If Pakistan had a collective conscience, just one single fact could have woken it up: the murder of nearly 60 polio workers — women and men who work to save children from a crippling disease — at the hands of the fanatics. Hence the horrible inevitability: from time to time, Pakistan shall continue to witness more such catastrophes. No security measures can ever prevent attacks on soft targets. The only possible solution is to change mindsets. For this we must grapple with three hard facts. First, let’s openly admit that the killers are not outsiders or infidels.
Friday, December 19, 2014
I began learning the mathematical underpinnings of string theory during an intense period in the spring and summer of 1985. I wasn’t alone. Graduate students and seasoned faculty alike got swept up in the potential of string theory to be what some were calling the “final theory” or the “theory of everything.” In crowded seminar rooms and flyby corridor conversations, physicists anticipated the crowning of a new order.
But the simplest and most important question loomed large. Is string theory right? Does the math explain our universe? The description I’ve given suggests an experimental strategy. Examine particles and if you see little vibrating strings, you’re done. It’s a fine idea in principle, but string theory’s pioneers realized it was useless in practice. The math set the size of strings to be about a million billion times smaller than even the minute realms probed by the world’s most powerful accelerators. Save for building a collider the size of the galaxy, strings, if they’re real, would elude brute force detection.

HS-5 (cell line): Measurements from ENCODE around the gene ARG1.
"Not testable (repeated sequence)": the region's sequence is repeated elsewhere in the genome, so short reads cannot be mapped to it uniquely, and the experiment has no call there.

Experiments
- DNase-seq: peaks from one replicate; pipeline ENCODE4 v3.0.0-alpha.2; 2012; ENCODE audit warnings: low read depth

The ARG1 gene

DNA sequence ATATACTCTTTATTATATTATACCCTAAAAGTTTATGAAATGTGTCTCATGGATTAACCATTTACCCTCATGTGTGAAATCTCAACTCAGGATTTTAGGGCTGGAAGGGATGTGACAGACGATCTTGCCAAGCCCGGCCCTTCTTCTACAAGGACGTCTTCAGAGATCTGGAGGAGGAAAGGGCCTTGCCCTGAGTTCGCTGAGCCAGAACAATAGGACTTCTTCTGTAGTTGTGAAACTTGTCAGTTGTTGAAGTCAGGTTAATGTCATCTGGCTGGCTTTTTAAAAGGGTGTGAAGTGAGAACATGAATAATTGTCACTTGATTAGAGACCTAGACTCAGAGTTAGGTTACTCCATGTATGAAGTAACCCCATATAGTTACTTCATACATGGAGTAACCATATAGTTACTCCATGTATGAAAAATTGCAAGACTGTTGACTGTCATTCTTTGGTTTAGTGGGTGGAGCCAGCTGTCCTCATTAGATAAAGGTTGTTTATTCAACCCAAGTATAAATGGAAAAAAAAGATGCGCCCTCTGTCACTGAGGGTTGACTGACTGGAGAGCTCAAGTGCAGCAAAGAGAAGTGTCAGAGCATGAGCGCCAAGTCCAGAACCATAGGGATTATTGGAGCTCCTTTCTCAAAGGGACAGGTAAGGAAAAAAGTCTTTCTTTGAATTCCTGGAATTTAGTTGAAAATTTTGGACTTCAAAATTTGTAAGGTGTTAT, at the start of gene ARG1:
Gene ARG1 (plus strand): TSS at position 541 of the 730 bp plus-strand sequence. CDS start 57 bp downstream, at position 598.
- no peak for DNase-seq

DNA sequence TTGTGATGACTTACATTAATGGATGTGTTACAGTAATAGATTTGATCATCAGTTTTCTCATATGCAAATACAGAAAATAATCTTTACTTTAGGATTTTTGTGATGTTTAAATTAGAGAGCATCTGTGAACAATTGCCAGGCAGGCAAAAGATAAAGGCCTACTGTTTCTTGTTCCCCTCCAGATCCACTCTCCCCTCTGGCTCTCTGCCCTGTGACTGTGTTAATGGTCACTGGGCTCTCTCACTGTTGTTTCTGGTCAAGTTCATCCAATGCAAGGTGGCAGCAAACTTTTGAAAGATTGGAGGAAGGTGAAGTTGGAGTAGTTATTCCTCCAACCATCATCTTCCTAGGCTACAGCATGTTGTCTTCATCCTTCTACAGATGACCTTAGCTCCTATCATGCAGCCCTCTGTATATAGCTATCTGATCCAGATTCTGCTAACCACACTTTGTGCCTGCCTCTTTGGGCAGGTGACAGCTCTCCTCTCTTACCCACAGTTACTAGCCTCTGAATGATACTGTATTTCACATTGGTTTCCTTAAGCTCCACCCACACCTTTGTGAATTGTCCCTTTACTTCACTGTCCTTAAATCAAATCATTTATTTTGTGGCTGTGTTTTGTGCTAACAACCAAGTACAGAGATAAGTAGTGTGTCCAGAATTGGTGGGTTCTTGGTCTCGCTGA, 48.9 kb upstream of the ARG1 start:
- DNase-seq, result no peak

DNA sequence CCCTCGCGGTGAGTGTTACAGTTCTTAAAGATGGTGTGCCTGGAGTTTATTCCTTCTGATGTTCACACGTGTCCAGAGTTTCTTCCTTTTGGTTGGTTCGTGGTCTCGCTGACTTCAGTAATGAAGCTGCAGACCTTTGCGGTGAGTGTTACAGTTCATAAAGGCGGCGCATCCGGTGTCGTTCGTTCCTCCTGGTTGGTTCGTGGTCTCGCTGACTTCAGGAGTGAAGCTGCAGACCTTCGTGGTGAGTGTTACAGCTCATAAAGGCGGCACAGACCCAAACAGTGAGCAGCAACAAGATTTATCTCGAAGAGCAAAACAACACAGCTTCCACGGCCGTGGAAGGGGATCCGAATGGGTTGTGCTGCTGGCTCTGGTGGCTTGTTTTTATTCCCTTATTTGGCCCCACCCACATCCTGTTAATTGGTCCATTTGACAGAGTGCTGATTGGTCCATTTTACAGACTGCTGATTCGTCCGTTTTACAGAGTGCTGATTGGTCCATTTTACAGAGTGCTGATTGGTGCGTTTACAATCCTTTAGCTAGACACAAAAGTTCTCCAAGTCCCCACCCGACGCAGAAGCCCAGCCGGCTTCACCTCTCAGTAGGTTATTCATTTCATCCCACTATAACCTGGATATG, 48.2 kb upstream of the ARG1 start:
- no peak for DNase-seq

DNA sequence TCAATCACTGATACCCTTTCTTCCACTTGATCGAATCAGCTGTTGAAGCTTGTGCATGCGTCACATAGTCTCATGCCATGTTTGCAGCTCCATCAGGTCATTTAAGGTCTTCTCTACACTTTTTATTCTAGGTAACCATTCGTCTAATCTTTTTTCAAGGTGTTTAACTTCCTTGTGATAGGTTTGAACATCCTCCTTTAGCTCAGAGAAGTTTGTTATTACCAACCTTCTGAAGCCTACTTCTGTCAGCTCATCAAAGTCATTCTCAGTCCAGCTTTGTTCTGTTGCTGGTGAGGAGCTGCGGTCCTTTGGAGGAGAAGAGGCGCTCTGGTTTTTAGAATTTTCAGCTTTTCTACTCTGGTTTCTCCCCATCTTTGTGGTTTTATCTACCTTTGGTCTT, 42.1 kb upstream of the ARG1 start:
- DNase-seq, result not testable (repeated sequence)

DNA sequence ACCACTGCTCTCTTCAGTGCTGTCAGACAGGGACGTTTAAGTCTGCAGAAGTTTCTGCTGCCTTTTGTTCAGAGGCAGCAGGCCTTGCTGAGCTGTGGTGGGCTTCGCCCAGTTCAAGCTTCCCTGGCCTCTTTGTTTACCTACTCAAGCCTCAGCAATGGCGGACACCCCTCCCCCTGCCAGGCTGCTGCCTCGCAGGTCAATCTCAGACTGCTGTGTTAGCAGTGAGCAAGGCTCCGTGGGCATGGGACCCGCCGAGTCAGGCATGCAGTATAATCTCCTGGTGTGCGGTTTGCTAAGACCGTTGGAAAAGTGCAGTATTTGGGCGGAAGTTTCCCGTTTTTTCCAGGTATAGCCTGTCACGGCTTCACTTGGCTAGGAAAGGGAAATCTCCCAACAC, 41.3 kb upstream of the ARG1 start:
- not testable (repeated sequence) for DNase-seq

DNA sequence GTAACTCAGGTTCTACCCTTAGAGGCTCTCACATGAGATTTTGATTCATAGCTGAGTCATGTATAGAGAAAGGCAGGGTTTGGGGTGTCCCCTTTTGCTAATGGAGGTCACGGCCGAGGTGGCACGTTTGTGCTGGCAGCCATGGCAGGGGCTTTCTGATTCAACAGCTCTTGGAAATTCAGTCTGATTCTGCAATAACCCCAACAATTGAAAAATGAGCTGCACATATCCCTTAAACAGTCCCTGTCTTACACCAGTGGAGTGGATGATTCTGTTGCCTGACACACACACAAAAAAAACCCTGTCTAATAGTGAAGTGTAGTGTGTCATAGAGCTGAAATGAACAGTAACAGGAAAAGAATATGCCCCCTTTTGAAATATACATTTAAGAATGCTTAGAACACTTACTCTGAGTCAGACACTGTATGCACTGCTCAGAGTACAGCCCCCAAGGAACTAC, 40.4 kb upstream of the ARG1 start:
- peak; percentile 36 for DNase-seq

Making the situation seemingly more dire, researchers had come upon a remarkable but puzzling mathematical fact. String theory’s equations require that the universe has extra dimensions beyond the three of everyday experience—left/right, back/forth and up/down. Taking the math to heart, researchers realized that their backs were to the wall. Make sense of extra dimensions—a prediction that’s grossly at odds with what we perceive—or discard the theory.